Frequency Part 2
In other sections of this guide, we taught you how to calculate the frequency of a data set. Specifically, you learned about the differences between cumulative and relative frequency, as well as how these are usually presented. We also showed you some basic visualizations you can make with data. Here, we’ll show you how to visualize and interpret frequency.
Row and Column Frequency
As a reminder, the frequency of an observation is how often that thing occurs. In order to calculate the frequency of a variable, you simply need to count how many times it occurs, which is also known as the “count.”
Relative frequency is the frequency relative to the whole. There are two basic types of relative frequency, which deal with row and column frequencies. These two relative frequencies are best seen through an example. The table below lists the preference of three new soda flavours by gender.
Simply looking at this table, you may have a hard time understanding which flavour people prefer. A better way of analysing these results may simply be to take the relative frequency by row, which is finding the proportion of each number by the total of its row.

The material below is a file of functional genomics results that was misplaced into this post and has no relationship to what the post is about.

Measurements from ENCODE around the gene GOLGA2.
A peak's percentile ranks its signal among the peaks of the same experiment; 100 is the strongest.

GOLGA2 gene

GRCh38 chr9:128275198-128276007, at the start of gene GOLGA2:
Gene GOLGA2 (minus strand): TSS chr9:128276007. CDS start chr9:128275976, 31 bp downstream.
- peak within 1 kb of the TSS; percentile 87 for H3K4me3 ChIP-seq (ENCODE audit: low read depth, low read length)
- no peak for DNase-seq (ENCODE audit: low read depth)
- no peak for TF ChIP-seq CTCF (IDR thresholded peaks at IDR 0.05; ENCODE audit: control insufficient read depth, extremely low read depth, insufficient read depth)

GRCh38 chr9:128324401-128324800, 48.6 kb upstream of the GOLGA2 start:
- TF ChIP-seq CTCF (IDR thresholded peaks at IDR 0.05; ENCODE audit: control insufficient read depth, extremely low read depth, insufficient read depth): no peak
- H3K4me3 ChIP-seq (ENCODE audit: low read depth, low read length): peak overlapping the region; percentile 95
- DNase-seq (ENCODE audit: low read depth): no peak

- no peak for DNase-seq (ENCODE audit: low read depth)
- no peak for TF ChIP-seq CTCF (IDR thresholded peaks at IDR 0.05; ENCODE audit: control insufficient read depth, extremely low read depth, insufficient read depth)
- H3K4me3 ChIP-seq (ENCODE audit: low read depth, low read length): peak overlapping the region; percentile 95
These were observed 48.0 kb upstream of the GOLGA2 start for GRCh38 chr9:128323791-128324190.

|Flavour A||398/1100 = 36%||556/1100 = 51%||146/1100 = 13%||100%|
|Flavour B||659/1200 = 55%||38%||8%||100%|
|Flavour C||230/1000 = 23%||30%||47%||100%|
Looking at the results, we can see the relative frequency of each flavour by gender, or the preference of flavour between genders. Meaning, for flavour A, we can see that more males preferred this flavour. For flavour B, women preferred this flavour over all the other genders, and so on.
However, we can also calculate relative frequency for columns, which simply takes the value divided by the column total.
As opposed to row relative frequency, the column relative frequency lets us know how the preference of flavour within each gender. For females, 51% preferred flavour B, 43% of males preferred flavour A and 66% of other genders preferred flavour C.
These tell us details about the specifics within each variable, whether it be for flavour type or for gender. Simple frequency will tell us only information about the data set as a whole. It is calculated by taking the value and dividing it by the total sample size.
The frequency allows us to understand the preferences of the whole data set. We can interpret and say there were more males than other genders in our data set, at 40%. More people, regardless of gender, preferred flavour B at 36%.